Here is a link that takes you to Paul Guyer’s acrylic rendition of the explosion of color on an old school bus.  I think that Paul Guyer does a great job in his painting of capturing the feeling of these buses.
Keep in mind I am not talking about graffiti here, these buses are elaborately and skillfully painted in primary and secondary colors that are very noticeable because of their intensity and saturation. The contrast between the colors used is very pronounced which seems to make the bus jump out at you (advance) and implies movement. The contrast of the brightly painted school bus against the neutral browns and greens of the landscape make the buses even more noticeable. If color is used to evoke emotions, then the full range of human emotions are riding through Guatemala on the side of an old school bus. Many times the bus has a name as if it has taken on a life it’s own.
Born and raised in the Midwest my eyes had never seen this type of Art. My colleagues who live in Guatemala didn’t even notice the buses, whereas I just couldn’t take my eyes off of them. Funny how your culture shapes your impression of what is Art. I was seeing this art differently than they were. This was the first time I had ever seen school buses painted this way; it struck me as ironic that you can still see that they are school buses and the artist does not try to cover that up at all.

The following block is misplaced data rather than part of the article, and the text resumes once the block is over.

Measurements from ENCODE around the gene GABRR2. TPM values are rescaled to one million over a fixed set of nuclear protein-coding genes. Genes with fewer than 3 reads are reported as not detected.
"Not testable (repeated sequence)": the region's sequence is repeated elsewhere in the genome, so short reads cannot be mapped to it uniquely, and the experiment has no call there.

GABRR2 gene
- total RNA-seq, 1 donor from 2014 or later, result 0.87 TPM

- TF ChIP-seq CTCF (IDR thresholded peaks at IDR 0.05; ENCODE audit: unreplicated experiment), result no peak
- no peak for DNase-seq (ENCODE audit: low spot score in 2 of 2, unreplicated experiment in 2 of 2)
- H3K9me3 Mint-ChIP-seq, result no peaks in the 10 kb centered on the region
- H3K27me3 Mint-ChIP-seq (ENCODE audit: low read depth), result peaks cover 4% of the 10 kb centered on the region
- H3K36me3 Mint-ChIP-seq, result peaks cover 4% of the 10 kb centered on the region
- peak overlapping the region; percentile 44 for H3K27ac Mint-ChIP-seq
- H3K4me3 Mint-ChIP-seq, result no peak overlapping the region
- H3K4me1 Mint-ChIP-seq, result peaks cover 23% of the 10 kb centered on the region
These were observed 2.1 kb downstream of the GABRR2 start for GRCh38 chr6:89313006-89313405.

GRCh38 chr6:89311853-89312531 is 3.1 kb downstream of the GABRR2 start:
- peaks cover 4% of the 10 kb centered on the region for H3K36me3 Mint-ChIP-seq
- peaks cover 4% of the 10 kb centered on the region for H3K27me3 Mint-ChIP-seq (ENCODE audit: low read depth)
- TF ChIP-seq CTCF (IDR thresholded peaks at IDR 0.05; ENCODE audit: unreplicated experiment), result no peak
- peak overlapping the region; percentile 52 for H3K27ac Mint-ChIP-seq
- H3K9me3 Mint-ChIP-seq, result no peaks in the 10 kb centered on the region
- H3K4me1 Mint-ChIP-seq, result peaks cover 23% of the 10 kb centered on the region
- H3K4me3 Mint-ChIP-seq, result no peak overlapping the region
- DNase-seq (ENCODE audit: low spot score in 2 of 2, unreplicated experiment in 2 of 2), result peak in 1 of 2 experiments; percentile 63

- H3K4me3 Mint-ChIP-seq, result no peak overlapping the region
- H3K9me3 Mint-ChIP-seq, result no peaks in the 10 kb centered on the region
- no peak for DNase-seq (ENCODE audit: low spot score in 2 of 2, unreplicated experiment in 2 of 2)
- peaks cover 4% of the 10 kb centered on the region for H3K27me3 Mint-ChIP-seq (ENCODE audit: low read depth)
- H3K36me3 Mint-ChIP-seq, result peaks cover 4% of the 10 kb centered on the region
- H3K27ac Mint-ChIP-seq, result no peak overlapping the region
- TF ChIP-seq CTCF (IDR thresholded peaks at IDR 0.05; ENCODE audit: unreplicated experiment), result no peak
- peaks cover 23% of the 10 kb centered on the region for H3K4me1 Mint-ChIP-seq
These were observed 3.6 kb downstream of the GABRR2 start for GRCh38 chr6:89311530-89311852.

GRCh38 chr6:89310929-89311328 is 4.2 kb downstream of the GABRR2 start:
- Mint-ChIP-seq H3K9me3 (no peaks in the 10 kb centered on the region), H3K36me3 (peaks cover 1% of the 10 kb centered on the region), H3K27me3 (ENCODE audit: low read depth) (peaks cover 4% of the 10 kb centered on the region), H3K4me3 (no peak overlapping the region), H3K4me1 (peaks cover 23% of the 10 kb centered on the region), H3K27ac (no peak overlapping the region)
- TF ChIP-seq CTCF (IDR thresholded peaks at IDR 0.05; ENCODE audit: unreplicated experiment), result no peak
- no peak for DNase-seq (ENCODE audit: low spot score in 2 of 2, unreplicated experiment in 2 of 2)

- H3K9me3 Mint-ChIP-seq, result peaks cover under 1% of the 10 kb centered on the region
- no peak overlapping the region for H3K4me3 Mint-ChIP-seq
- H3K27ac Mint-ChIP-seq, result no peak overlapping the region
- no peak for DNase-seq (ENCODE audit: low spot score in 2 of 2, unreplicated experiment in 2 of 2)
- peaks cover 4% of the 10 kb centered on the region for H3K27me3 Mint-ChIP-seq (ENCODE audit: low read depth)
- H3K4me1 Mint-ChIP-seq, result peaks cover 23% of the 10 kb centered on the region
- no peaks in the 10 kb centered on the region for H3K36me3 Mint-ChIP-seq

I wondered:

  • Is this a single person who paints the bus, or is it a group project with many people contributing?
  • Did the artist(s) who painted the bus get fame and recognition for their work? Or were they anonymous?